The new authority enacted in the fiscal 2013 defense authorization bill allowing military installations and their host communities to enter into intergovernmental support agreements (IGSAs) for base support services has brought renewed attention to the importance of installation-community partnerships.In an interview about the IGSA signed last month by the city Monterey, Calif., and the Presidio of Monterey, Katherine Hammack, assistant secretary of the Army for installations, energy and environment, emphasized that other authorities also are available for installations and their neighbors to forge partnerships.“IGSAs aren’t the sole way to form a close relationship in a specific area with a community; we do have several other tools that we can use,” she told On Base.Other available authorities include mutual aid agreements, which allow an installation and neighboring municipalities to share emergency services, and memorandums of understanding, which can be used for a variety of smaller initiatives. For example, a host community might agree to install lights at an installation’s baseball field in exchange for the right to use the field for its Little League teams, Hammack said.“You don’t need a very complex agreement for something like that; you can do it in very short form,” she said.“We want to encourage people to be as effective and efficient as possible,” Hammack said.To be sure, the Army is taking advantage of the IGSA authority. As of a month ago, the service had eight active IGSAs generating in aggregate a little more than $1 million annually in cost savings or cost avoidance. Eight more IGSAs will be considered for approval during fiscal 2017, she said. That group also is projected to save the Army about $1 million annually. During the review process for those agreements, officials may decide to convert some to a different authority, however, Hammack noted.“We appreciate this authority [intergovernmental support agreements] and see it as a benefit for the Army and communities,” she said. Dan Cohen AUTHOR
Leading up to the Independence Day celebrations in the Capital, an art gallery has come up with a treasure trove of artifacts that would definitely attract art lovers and history lovers from across the city. As the title Recalling Pre-Independence suggests, the works of the artist on display are from the 1940’s to 1960’s. The concept behind this show is to showcase the timeline of the Pre & Post Independence. The show is on till the end of this month and the works are up for sale at very competent prices. The exhibition opens on 8th August Also Read – ‘Playing Jojo was emotionally exhausting’A few important works from this collection will also be part of the upcoming Auction by Art Bull.The Statesman dated 15 August, 1947, confidential Letters from Pt. Jawahar Lal Nehru to the first chief minister of West Bengal Dr. Prafulla Chandra Ghosh after the partition of India, photographs by Bidyut Ganguly, Bourne & Shephard, Julian Rust, Sunil Jana, 1940’s works by M. F Husain and paintings, drawings and prints by Abanindranath Tagore, Balendra, Chittaprosad Bhattacharya, Devi Prasad Roy Choudhary, Gaganendranath Tagore, Gauri, Gopal Ghose, Haren Das, Hemen Mazumdar, Jamini Roy, K. A. Sethna, Lalit Mohan Sen, M. V. Dhrandhar, Manindra Bhushan Dey, Manindra Bhushan Gupta, Mukul Dey, M F Husain, Nikhl Biswas, Niren Sen, Paritosh Sen, Prankrishna Pal, Ramendra Chakravarty, Rashmi Sengupta, Sanchar Chand Sharma, Satish Sinha, Satya Ranjan Mazumdar, Sauren Sen, Sushil Sen, Vasant Pandit and some more artists will be on display at the exhibition. Also Read – Leslie doing new comedy special with NetflixTwo centuries of British rule in India ended at the midnight on 15 August, 1947. The stalwarts of Indian art during Pre-Independence era were all carrying forward their nationalist ideals at the time of freedom struggle. Unlike the more obvious impact of westernization which was seen in Ravi Varma’s paintings, the pre-independence era artists exhibited the growth of national consciousness. Art for them meant evolving a truly indigenous culture, stripped of its western moorings. The indigenous artistic revival movement started with Havell meeting the young Bengali painter, Abanindranath who together formed an ideology which later was known as the new Bengal School. In the twentieth century, Gaganendranath brought creative changes through his cartoons and grotesque characters. Chittaprosad also as an illustrator brought social consciousness and campaigning for the freedom struggle into the subject of art by capturing the poverty, famines and massacres by the Britishers through his drawings and graphics. Jamini Roy on the other hand drew his inspirations from Indian mythology and traditional folk art. Other prominent revivalist artists were Nandalal Bose, D.P. Roy Choudhury, Ramkinker Baij, A.K. Haldar, Kshitindranath Mazumdar, Sarada Ukil and A.R. Chugtai.During 1943, Bengal was ravaged by unprecedented famine killing millions. This manmade disaster pushed many artists to find a new language to express their understanding of what was happening around them. Few artists rejected the idealism practiced earlier and formed Calcutta Group. There artists were Pradosh Dasgupta andKamala Dasgupta, Gopal Ghose, Nirode Majumdar, Paritosh Sen, and Subho Tagore and later joined in by Pran Krishna Pal, Goverdhan Ash and many more.Where: Art Bull, F-213C First Floor, S.I.S. House, Lado SaraiWHEN: 8 – 29 August, 11 am to 7 pm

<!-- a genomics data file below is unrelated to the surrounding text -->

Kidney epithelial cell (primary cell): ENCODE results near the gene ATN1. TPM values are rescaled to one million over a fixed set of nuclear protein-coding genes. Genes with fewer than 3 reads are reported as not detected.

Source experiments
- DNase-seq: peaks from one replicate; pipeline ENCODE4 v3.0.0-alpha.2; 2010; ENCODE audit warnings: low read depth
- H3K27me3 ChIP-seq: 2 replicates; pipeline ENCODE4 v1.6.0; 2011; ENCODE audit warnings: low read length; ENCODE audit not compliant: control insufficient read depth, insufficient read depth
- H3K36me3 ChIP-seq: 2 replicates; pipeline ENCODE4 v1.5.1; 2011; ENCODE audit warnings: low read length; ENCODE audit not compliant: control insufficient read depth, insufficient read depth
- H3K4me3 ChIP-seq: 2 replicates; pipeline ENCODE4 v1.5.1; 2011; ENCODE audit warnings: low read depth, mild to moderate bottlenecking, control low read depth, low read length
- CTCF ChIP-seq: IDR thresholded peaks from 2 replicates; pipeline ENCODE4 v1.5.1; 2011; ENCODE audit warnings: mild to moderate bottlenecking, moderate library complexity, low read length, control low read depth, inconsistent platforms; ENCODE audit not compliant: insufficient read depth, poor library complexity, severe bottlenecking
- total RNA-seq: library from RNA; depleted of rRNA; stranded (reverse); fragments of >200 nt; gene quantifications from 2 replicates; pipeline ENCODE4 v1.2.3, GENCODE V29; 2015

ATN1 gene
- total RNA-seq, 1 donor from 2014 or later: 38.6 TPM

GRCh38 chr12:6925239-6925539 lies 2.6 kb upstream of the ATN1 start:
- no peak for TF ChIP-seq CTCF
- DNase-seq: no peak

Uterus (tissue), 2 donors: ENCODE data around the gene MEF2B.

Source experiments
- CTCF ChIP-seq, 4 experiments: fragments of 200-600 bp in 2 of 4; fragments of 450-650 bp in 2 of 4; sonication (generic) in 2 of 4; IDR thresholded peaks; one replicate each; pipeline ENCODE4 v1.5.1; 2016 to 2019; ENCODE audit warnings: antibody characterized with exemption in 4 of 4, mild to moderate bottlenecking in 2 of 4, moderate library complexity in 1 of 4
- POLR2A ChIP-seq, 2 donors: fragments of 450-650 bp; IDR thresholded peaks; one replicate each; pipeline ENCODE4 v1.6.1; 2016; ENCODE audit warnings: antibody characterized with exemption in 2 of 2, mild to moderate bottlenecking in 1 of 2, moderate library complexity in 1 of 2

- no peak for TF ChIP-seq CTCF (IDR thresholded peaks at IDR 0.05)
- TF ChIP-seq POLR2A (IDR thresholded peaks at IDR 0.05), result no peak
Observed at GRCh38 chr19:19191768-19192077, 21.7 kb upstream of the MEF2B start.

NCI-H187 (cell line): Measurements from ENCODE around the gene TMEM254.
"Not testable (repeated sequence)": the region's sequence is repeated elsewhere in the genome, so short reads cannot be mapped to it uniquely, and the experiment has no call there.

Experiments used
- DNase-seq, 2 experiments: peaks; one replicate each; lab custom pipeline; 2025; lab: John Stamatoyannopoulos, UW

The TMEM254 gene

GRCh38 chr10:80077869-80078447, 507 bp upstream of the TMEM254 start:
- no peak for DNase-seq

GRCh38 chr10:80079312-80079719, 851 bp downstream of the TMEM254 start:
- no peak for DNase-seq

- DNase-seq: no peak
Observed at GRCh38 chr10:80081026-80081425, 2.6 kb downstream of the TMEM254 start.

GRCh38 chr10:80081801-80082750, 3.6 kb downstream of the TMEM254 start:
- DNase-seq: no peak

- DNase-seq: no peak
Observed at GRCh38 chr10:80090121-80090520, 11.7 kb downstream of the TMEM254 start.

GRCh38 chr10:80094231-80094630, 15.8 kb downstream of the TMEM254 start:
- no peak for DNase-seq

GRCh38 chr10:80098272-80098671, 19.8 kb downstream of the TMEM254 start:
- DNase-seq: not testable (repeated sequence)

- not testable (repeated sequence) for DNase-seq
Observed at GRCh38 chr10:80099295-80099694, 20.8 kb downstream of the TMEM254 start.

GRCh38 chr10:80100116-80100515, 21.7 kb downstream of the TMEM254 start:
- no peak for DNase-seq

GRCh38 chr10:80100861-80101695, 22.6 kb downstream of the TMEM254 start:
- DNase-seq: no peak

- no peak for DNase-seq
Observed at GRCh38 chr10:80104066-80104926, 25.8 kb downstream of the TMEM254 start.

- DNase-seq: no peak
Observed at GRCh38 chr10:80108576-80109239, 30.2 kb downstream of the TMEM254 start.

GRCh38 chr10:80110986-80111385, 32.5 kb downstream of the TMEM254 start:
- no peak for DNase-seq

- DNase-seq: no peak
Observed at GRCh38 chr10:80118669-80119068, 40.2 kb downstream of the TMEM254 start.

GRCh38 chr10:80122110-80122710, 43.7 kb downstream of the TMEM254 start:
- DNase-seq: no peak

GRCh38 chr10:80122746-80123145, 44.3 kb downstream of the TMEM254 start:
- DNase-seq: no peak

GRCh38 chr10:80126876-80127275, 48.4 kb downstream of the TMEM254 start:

Some children spread colours in their own unique way, some were covered in colours themselves, the joy of Diwali brimmed the faces of these children playing with colour. Singing and dancing added further more joy to the hearts of orphan children celebrating Diwali at Bal Bhwan.Occasion was Diwali celebration for underprivileged children that comes under the Gramin Vikas Sewa Samiti. The event organised by Premia Group started with rangoli competition with the Diwali theme. Children not only made colourful rangolis to celebrate spirit of festival of light but also painted diyas and took part in various activities orgainsed for them. Also Read – ‘Playing Jojo was emotionally exhausting’Children from all caste and religion gathered to celebrate Diwali in great spirit. ‘I was touched when I learnt about that this orphanage based in Beebi Fatima ki Mazaar, Jama Majid- Adhchini village is doing such a great job for these underprivileged children by helping them to grow and by giving them basic needs like education, shelter and food and making them good human beings,’ said Tarun Shienh, CMD Premia Group, while he was playing with children, helping them out with their rangolis. Also Read – Leslie doing new comedy special with NetflixThe evening started with singing songs by children followed by rangoli competition and lighting the diyas but it was much about the fun children had at Bal Bhawan doing all this. It was a refreshing change for everybody present there. Children’s took back ample clothes, toys and crackers as Diwali gift. ‘I am very happy to organise a small celebration for these children, this is such irony in our society that some of the children are not getting their basic needs fulfilled. Being an entrepreneur, it is my primary responsibility to help the society in all ways I can,’ added Shienh.